And his art, well, his art is everywhere. Canvas after canvas (many of them up-cycled affairs) stack against the walls, lurk behind doors, and hang on any available space in-between. Oil and and water color renderings of stolen scenes from his travels or peek-a-boos into the inner workings of his mind are his primary inspiration, all of it informing a hyper-ADD tonality that is erotic yet whimsical, fun yet political, serious yet satirical. Emotive and spot-on portraits of animals from Madagascar and French prostitutes are within an arms length of an abstract triptych of a man receiving a hand job which is close to an Indian street scene which is right above a rendering of two camels resting which is just across the room from an idyllic painting of Santa Barbara's palm lined waterfront. In short, his house is the type of place that you may find yourself deciding to buy a painting of a nude beach blanket bingo scene while sitting on the toilet. After all, as Fred explains it, such a development is perfectly natural, at least in his world. "It makes sense, if you think about it." he explains, "I mean, you are all alone in there so what better time."
But the real window into Gowland's magic comes in the garage. It is here, amongst the slightly organized chaos of collected trinkets that he has yet to translate into the landscape of his home, that Fred paints every single day. He does it to stay alive he says and there is no reason to argue with him. Piles of half-spent oil tubes clutter about his current "in-progress" canvas, a zoomed in, textured and brightly colored look at the underwater action on a men's water polo match. The garage doors are, as always, flung wide open, allowing the fresh ocean air and brilliant coastal sunlight to pour in. There is a message scrawled on a storage cabinet along the far wall, the words "Stay hungry...Stay foolish" written boldly black ink by none other than Steve Jobs (Yes, that Steve Jobs) during a visit to Fred's a few years back. Recently finished pieces lie about casually, seemingly left behind as the artist charges forward. Gowland credits his artistic pedigree to folks like Rex Brandt, Arthur Wood and the late Jack Baker, the latter being a dear, dear friend of his for many years. And while the echoes of those artists are certainly visible in Fred's wide-ranging work, you get the feeling that the truly formative stuff for him as an artist has been nothing more than simply living a full life with his eyes and heart wide-open. "It is almost scary" admits Gowland after a second drink, "There are so many ideas in my head and I'm thinking all these different things. There is nothing more exciting to me than a blank canvas." His voice drifts off as he seems lost in the idea of a blank canvas. Then, snapping back, his bright blue eyes suddenly with a new spark in them, he grabs two near by bleached-out animal skulls or, at least, what appear to be animal skulls. "What are these?" he asks. And, before I can answer, he continues, thrusting the items out in front of him as he speaks. "That's the thing about art, they are either skulls or they aren't and who really cares? I could paint them or I could leave them like this or I could put them in that cage or I could stack them on a stick and put a Balinese mask on top. You can do whatever you want."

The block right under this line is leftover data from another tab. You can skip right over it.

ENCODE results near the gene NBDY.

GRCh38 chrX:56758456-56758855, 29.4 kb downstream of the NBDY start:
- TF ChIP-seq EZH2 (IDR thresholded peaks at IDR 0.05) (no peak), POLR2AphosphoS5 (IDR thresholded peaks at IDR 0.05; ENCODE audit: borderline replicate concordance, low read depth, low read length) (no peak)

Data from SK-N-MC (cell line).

Huell investigates a onetime tradition, the Yosemite Firefall, and experiences the natural version of the "Firefall" at Horsetail Fall. Huell calls it "one of the most magnificent sights you'll ever see in your life."
Deportations, Assassinations, and Dictator Nations: A Timeline of U.S. Intervention in Latin America